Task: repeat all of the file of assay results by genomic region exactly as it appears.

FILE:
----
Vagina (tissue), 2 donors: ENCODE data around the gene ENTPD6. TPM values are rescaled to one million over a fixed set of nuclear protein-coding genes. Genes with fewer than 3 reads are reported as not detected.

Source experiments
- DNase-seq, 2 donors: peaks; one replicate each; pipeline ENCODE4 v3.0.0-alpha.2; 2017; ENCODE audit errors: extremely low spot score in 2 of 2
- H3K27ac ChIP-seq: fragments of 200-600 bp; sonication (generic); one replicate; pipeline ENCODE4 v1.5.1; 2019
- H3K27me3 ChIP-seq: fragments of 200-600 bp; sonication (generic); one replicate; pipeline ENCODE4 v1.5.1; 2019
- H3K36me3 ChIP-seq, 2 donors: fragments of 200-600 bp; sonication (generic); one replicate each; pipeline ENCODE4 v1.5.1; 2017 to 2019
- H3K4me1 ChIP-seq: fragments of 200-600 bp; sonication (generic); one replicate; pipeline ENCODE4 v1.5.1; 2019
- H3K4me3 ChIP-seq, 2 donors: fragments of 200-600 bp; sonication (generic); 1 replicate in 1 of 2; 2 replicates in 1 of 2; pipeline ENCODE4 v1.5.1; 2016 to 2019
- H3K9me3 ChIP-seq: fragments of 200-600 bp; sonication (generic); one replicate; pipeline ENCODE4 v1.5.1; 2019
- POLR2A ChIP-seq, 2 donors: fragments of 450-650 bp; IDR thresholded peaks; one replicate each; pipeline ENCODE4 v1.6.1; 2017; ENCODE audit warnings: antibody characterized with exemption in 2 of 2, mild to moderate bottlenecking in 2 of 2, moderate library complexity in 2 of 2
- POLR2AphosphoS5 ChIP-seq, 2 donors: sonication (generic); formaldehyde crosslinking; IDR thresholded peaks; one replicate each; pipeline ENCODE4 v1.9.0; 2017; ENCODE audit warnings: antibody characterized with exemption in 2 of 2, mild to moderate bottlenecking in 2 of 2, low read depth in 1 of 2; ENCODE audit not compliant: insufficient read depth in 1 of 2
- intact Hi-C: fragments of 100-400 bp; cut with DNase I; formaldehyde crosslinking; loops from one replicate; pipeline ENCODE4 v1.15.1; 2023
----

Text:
Vagina (tissue), 2 donors: ENCODE data around the gene ENTPD6. TPM values are rescaled to one million over a fixed set of nuclear protein-coding genes. Genes with fewer than 3 reads are reported as not detected.

Source experiments
- DNase-seq, 2 donors: peaks; one replicate each; pipeline ENCODE4 v3.0.0-alpha.2; 2017; ENCODE audit errors: extremely low spot score in 2 of 2
- H3K27ac ChIP-seq: fragments of 200-600 bp; sonication (generic); one replicate; pipeline ENCODE4 v1.5.1; 2019
- H3K27me3 ChIP-seq: fragments of 200-600 bp; sonication (generic); one replicate; pipeline ENCODE4 v1.5.1; 2019
- H3K36me3 ChIP-seq, 2 donors: fragments of 200-600 bp; sonication (generic); one replicate each; pipeline ENCODE4 v1.5.1; 2017 to 2019
- H3K4me1 ChIP-seq: fragments of 200-600 bp; sonication (generic); one replicate; pipeline ENCODE4 v1.5.1; 2019
- H3K4me3 ChIP-seq, 2 donors: fragments of 200-600 bp; sonication (generic); 1 replicate in 1 of 2; 2 replicates in 1 of 2; pipeline ENCODE4 v1.5.1; 2016 to 2019
- H3K9me3 ChIP-seq: fragments of 200-600 bp; sonication (generic); one replicate; pipeline ENCODE4 v1.5.1; 2019
- POLR2A ChIP-seq, 2 donors: fragments of 450-650 bp; IDR thresholded peaks; one replicate each; pipeline ENCODE4 v1.6.1; 2017; ENCODE audit warnings: antibody characterized with exemption in 2 of 2, mild to moderate bottlenecking in 2 of 2, moderate library complexity in 2 of 2
- POLR2AphosphoS5 ChIP-seq, 2 donors: sonication (generic); formaldehyde crosslinking; IDR thresholded peaks; one replicate each; pipeline ENCODE4 v1.9.0; 2017; ENCODE audit warnings: antibody characterized with exemption in 2 of 2, mild to moderate bottlenecking in 2 of 2, low read depth in 1 of 2; ENCODE audit not compliant: insufficient read depth in 1 of 2
- intact Hi-C: fragments of 100-400 bp; cut with DNase I; formaldehyde crosslinking; loops from one replicate; pipeline ENCODE4 v1.15.1; 2023